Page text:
Lakewood Schools Deal with Major Budget Shortfall [AUDIO]
Lakewood school district is facing an almost four million dollar shortfall after suffering some unexpected expenses and a spike of students needing buses.
The district was already starting the school year with on shaky financial ground. They hired a new business administrator, who was forced to review the budget from scratch, and noticed the predecessor put a lot of the district's surplus towards offsetting any tax increases.
"It was above and beyond the two percent that's recommended under the budget so we were using that surplus to offset tax increases, which should be done, but we may have done it a little too much," says Yechezkel Seitler, Township School Board Vice President.
In addition to the precarious budget situation Lakewood was in, the district was hit with nearly double the anticipated number of additional private and public students requiring busing.
"We anticipated 3,000 additional students, it turns out as the year started we have 5,939 as of Monday night." Says Seitler.
Lakewood buses students both for its public school system, as well as the numerous private and religious based schools in the town. Seitler says they are the largest school busing system in the state of New Jersey, transporting 30,000 students daily.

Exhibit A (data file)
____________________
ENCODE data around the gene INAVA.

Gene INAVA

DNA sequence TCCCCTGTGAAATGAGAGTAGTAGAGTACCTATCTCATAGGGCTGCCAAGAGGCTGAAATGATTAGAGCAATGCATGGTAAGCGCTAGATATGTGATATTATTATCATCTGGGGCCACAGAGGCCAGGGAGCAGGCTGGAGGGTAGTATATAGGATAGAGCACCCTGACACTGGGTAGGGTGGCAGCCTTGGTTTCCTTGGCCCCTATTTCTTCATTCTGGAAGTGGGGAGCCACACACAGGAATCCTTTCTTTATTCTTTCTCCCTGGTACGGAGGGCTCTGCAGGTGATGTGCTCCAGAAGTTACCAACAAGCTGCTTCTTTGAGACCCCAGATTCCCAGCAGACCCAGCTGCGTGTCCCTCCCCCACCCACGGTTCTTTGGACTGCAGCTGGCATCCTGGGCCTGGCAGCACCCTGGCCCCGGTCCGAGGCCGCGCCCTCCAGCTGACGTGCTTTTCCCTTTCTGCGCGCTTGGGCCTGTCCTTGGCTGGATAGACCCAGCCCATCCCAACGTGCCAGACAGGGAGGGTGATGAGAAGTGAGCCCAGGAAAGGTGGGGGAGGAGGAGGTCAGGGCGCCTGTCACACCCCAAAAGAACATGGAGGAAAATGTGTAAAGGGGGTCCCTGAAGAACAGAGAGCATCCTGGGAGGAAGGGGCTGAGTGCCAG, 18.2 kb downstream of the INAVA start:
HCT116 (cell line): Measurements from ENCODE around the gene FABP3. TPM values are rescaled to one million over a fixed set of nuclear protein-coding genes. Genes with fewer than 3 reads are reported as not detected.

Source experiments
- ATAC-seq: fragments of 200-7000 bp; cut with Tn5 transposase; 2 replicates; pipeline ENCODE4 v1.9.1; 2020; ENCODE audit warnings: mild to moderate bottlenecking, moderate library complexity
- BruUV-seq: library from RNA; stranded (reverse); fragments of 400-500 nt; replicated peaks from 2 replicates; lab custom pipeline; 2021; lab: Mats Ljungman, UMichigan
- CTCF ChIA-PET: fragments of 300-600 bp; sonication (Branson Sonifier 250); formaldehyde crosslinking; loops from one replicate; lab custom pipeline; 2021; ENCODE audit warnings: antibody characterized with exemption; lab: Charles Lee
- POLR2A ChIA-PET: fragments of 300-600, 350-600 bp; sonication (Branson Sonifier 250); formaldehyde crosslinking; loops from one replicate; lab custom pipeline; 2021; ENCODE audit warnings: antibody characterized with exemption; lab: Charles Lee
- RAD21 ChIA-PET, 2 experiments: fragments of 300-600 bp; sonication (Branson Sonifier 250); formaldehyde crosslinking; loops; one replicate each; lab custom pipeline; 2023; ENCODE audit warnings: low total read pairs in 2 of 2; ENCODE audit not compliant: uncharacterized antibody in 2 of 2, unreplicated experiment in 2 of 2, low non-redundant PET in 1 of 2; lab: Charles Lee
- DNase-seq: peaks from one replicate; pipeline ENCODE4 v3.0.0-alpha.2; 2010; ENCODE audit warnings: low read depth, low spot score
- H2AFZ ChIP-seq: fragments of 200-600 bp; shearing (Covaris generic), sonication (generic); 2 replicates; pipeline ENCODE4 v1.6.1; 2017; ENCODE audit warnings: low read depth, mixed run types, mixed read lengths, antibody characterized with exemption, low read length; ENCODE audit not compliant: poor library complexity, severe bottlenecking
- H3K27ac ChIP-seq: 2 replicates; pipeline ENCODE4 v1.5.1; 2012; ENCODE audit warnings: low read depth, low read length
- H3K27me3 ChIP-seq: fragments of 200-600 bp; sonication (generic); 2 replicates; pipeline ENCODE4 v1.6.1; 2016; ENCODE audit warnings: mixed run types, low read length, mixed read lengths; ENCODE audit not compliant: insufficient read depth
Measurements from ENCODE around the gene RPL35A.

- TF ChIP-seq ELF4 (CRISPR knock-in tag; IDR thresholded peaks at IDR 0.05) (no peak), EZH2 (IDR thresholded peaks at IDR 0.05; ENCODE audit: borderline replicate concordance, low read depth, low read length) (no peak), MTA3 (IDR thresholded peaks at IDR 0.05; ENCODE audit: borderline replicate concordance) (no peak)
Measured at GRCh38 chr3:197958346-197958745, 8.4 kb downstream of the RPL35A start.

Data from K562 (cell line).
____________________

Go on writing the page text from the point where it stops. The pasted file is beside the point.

"The problem is 24,000 of them are in private schools."
Seitler notes some students might be able to fit on existing routes, which will save them money, "but we're going to be going way over budget."
In addition to an influx of students needing busing, he adds they've seen an increase of families moving in the township for their other educational resources, specifically the School for Children with Hidden Intelligence (SCHI), a facility catering towards students with disabilities and special needs.
"There were 10 children who moved in to the township this summer just so their parents could send them to SCHI, at $120,000 after you include the nursing and everything else is $1.2 million."
To get rid of some of the deficit Seitler says they've already found a $1 million to cut in a food service fund as well as the ability to save some money by placing students on busses with room. However, even in a best case scenario, the district will be down $2 million and will implement a corrective action plan.
"We do want to go to a referendum for our bond, we can add an additional $2 million into that bond issue. We can ask the tax payers for money or we can ask the state for a loan."
Seitler says the district has gone to the Department of Education to ask for help with no result. He points out Lakewood is outside the mold of anything Trenton is used to.